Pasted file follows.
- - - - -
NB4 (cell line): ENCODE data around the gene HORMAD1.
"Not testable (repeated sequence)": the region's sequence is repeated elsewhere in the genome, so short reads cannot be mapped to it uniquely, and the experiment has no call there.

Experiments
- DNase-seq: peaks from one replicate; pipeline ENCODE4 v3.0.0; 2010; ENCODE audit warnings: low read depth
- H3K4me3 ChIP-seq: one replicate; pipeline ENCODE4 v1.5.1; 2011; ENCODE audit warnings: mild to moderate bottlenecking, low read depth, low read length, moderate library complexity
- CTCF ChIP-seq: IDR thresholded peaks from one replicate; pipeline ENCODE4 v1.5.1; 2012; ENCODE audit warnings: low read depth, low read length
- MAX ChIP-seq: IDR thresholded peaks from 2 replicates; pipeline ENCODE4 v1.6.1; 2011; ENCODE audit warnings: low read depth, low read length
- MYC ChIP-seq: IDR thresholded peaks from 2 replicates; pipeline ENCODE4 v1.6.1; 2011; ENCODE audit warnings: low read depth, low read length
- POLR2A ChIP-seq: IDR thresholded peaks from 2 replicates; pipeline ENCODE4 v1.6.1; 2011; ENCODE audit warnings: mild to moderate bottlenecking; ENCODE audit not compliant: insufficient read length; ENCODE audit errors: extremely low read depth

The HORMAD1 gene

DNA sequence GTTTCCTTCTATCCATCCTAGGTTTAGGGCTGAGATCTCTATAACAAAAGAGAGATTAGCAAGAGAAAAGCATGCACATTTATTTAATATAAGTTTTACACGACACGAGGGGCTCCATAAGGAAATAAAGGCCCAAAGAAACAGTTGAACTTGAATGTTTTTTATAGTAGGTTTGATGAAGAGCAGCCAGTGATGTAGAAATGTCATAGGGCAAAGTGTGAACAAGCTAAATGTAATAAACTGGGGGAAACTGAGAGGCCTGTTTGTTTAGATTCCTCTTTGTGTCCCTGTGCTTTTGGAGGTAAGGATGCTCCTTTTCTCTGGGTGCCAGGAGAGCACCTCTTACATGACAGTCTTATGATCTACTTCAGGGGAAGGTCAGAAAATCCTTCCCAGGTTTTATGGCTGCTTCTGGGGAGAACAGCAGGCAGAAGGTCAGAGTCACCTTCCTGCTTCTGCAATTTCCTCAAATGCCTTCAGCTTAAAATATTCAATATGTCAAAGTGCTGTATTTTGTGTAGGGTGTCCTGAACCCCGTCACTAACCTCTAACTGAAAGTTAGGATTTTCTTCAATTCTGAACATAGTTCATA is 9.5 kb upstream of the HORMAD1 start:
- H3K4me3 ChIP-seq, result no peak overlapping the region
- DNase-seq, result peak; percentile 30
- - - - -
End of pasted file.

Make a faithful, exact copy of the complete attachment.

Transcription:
NB4 (cell line): ENCODE data around the gene HORMAD1.
"Not testable (repeated sequence)": the region's sequence is repeated elsewhere in the genome, so short reads cannot be mapped to it uniquely, and the experiment has no call there.

Experiments
- DNase-seq: peaks from one replicate; pipeline ENCODE4 v3.0.0; 2010; ENCODE audit warnings: low read depth
- H3K4me3 ChIP-seq: one replicate; pipeline ENCODE4 v1.5.1; 2011; ENCODE audit warnings: mild to moderate bottlenecking, low read depth, low read length, moderate library complexity
- CTCF ChIP-seq: IDR thresholded peaks from one replicate; pipeline ENCODE4 v1.5.1; 2012; ENCODE audit warnings: low read depth, low read length
- MAX ChIP-seq: IDR thresholded peaks from 2 replicates; pipeline ENCODE4 v1.6.1; 2011; ENCODE audit warnings: low read depth, low read length
- MYC ChIP-seq: IDR thresholded peaks from 2 replicates; pipeline ENCODE4 v1.6.1; 2011; ENCODE audit warnings: low read depth, low read length
- POLR2A ChIP-seq: IDR thresholded peaks from 2 replicates; pipeline ENCODE4 v1.6.1; 2011; ENCODE audit warnings: mild to moderate bottlenecking; ENCODE audit not compliant: insufficient read length; ENCODE audit errors: extremely low read depth

The HORMAD1 gene

DNA sequence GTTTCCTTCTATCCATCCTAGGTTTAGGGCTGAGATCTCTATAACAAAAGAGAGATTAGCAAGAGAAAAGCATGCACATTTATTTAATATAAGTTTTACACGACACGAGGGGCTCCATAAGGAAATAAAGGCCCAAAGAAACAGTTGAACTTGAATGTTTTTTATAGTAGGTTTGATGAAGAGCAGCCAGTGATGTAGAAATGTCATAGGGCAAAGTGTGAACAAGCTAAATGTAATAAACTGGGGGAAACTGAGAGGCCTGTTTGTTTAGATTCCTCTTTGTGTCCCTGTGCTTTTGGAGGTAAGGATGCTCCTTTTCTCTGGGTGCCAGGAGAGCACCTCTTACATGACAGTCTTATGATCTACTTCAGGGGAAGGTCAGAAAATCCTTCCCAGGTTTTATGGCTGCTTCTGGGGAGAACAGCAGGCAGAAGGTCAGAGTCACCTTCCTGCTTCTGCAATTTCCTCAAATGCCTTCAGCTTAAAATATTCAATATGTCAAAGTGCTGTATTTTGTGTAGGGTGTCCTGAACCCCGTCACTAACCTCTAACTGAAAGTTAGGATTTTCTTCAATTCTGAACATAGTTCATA is 9.5 kb upstream of the HORMAD1 start:
- H3K4me3 ChIP-seq, result no peak overlapping the region
- DNase-seq, result peak; percentile 30